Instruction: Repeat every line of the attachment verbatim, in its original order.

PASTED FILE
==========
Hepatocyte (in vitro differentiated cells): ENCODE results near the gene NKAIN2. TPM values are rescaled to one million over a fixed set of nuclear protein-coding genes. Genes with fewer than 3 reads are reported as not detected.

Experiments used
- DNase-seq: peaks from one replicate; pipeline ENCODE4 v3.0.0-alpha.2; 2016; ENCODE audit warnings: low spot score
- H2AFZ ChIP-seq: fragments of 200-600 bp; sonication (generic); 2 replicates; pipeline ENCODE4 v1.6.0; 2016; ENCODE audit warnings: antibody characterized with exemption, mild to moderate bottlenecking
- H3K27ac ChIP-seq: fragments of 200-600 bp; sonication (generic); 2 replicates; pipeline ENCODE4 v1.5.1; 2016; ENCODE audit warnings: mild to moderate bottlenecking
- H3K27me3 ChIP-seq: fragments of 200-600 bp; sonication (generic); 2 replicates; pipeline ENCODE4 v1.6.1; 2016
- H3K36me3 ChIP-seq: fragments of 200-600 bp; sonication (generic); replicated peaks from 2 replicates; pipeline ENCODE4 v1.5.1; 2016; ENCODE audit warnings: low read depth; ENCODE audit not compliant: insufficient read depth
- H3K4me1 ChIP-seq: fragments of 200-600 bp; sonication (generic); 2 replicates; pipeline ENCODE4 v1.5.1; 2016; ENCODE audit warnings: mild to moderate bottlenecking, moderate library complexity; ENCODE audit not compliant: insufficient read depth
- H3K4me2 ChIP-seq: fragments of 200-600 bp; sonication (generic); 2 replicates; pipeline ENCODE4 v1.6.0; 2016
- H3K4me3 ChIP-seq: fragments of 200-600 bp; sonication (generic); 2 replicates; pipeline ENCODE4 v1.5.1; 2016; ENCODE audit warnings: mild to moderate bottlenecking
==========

Hepatocyte (in vitro differentiated cells): ENCODE results near the gene NKAIN2. TPM values are rescaled to one million over a fixed set of nuclear protein-coding genes. Genes with fewer than 3 reads are reported as not detected.

Experiments used
- DNase-seq: peaks from one replicate; pipeline ENCODE4 v3.0.0-alpha.2; 2016; ENCODE audit warnings: low spot score
- H2AFZ ChIP-seq: fragments of 200-600 bp; sonication (generic); 2 replicates; pipeline ENCODE4 v1.6.0; 2016; ENCODE audit warnings: antibody characterized with exemption, mild to moderate bottlenecking
- H3K27ac ChIP-seq: fragments of 200-600 bp; sonication (generic); 2 replicates; pipeline ENCODE4 v1.5.1; 2016; ENCODE audit warnings: mild to moderate bottlenecking
- H3K27me3 ChIP-seq: fragments of 200-600 bp; sonication (generic); 2 replicates; pipeline ENCODE4 v1.6.1; 2016
- H3K36me3 ChIP-seq: fragments of 200-600 bp; sonication (generic); replicated peaks from 2 replicates; pipeline ENCODE4 v1.5.1; 2016; ENCODE audit warnings: low read depth; ENCODE audit not compliant: insufficient read depth
- H3K4me1 ChIP-seq: fragments of 200-600 bp; sonication (generic); 2 replicates; pipeline ENCODE4 v1.5.1; 2016; ENCODE audit warnings: mild to moderate bottlenecking, moderate library complexity; ENCODE audit not compliant: insufficient read depth
- H3K4me2 ChIP-seq: fragments of 200-600 bp; sonication (generic); 2 replicates; pipeline ENCODE4 v1.6.0; 2016
- H3K4me3 ChIP-seq: fragments of 200-600 bp; sonication (generic); 2 replicates; pipeline ENCODE4 v1.5.1; 2016; ENCODE audit warnings: mild to moderate bottlenecking